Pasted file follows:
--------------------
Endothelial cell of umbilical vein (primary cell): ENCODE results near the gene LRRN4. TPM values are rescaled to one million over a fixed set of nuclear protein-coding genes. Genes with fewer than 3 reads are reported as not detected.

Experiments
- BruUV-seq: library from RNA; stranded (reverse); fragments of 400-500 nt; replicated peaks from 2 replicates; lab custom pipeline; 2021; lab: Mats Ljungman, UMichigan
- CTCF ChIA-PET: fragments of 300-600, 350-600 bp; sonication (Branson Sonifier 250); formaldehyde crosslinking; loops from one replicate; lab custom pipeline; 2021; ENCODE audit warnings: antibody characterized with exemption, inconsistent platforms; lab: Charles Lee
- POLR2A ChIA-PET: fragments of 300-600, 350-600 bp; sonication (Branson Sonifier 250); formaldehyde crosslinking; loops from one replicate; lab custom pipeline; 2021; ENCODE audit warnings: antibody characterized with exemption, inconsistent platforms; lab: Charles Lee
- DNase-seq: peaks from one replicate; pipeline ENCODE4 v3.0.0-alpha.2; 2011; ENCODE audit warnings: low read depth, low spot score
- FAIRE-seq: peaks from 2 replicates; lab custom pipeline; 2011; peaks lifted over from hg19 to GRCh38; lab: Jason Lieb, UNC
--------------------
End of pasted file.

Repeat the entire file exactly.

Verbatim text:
Endothelial cell of umbilical vein (primary cell): ENCODE results near the gene LRRN4. TPM values are rescaled to one million over a fixed set of nuclear protein-coding genes. Genes with fewer than 3 reads are reported as not detected.

Experiments
- BruUV-seq: library from RNA; stranded (reverse); fragments of 400-500 nt; replicated peaks from 2 replicates; lab custom pipeline; 2021; lab: Mats Ljungman, UMichigan
- CTCF ChIA-PET: fragments of 300-600, 350-600 bp; sonication (Branson Sonifier 250); formaldehyde crosslinking; loops from one replicate; lab custom pipeline; 2021; ENCODE audit warnings: antibody characterized with exemption, inconsistent platforms; lab: Charles Lee
- POLR2A ChIA-PET: fragments of 300-600, 350-600 bp; sonication (Branson Sonifier 250); formaldehyde crosslinking; loops from one replicate; lab custom pipeline; 2021; ENCODE audit warnings: antibody characterized with exemption, inconsistent platforms; lab: Charles Lee
- DNase-seq: peaks from one replicate; pipeline ENCODE4 v3.0.0-alpha.2; 2011; ENCODE audit warnings: low read depth, low spot score
- FAIRE-seq: peaks from 2 replicates; lab custom pipeline; 2011; peaks lifted over from hg19 to GRCh38; lab: Jason Lieb, UNC